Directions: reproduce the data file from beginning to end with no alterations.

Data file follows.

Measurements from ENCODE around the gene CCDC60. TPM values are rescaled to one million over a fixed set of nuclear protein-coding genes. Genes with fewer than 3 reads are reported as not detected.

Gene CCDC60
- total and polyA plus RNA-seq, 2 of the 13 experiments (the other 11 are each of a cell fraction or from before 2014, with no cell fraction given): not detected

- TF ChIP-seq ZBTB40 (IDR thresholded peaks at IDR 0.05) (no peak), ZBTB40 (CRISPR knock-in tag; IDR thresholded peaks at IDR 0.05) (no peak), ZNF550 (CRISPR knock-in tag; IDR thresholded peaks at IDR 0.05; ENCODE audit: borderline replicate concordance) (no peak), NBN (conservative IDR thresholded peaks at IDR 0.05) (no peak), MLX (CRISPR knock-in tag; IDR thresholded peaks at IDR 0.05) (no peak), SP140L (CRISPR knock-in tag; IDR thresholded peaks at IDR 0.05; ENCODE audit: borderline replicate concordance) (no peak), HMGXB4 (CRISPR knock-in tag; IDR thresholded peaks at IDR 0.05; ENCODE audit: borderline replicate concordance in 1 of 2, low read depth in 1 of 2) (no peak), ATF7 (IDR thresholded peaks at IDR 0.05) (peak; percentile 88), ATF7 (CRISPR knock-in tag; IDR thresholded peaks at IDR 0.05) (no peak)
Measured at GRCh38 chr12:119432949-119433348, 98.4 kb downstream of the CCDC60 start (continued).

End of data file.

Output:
Measurements from ENCODE around the gene CCDC60. TPM values are rescaled to one million over a fixed set of nuclear protein-coding genes. Genes with fewer than 3 reads are reported as not detected.

Gene CCDC60
- total and polyA plus RNA-seq, 2 of the 13 experiments (the other 11 are each of a cell fraction or from before 2014, with no cell fraction given): not detected

- TF ChIP-seq ZBTB40 (IDR thresholded peaks at IDR 0.05) (no peak), ZBTB40 (CRISPR knock-in tag; IDR thresholded peaks at IDR 0.05) (no peak), ZNF550 (CRISPR knock-in tag; IDR thresholded peaks at IDR 0.05; ENCODE audit: borderline replicate concordance) (no peak), NBN (conservative IDR thresholded peaks at IDR 0.05) (no peak), MLX (CRISPR knock-in tag; IDR thresholded peaks at IDR 0.05) (no peak), SP140L (CRISPR knock-in tag; IDR thresholded peaks at IDR 0.05; ENCODE audit: borderline replicate concordance) (no peak), HMGXB4 (CRISPR knock-in tag; IDR thresholded peaks at IDR 0.05; ENCODE audit: borderline replicate concordance in 1 of 2, low read depth in 1 of 2) (no peak), ATF7 (IDR thresholded peaks at IDR 0.05) (peak; percentile 88), ATF7 (CRISPR knock-in tag; IDR thresholded peaks at IDR 0.05) (no peak)
Measured at GRCh38 chr12:119432949-119433348, 98.4 kb downstream of the CCDC60 start (continued).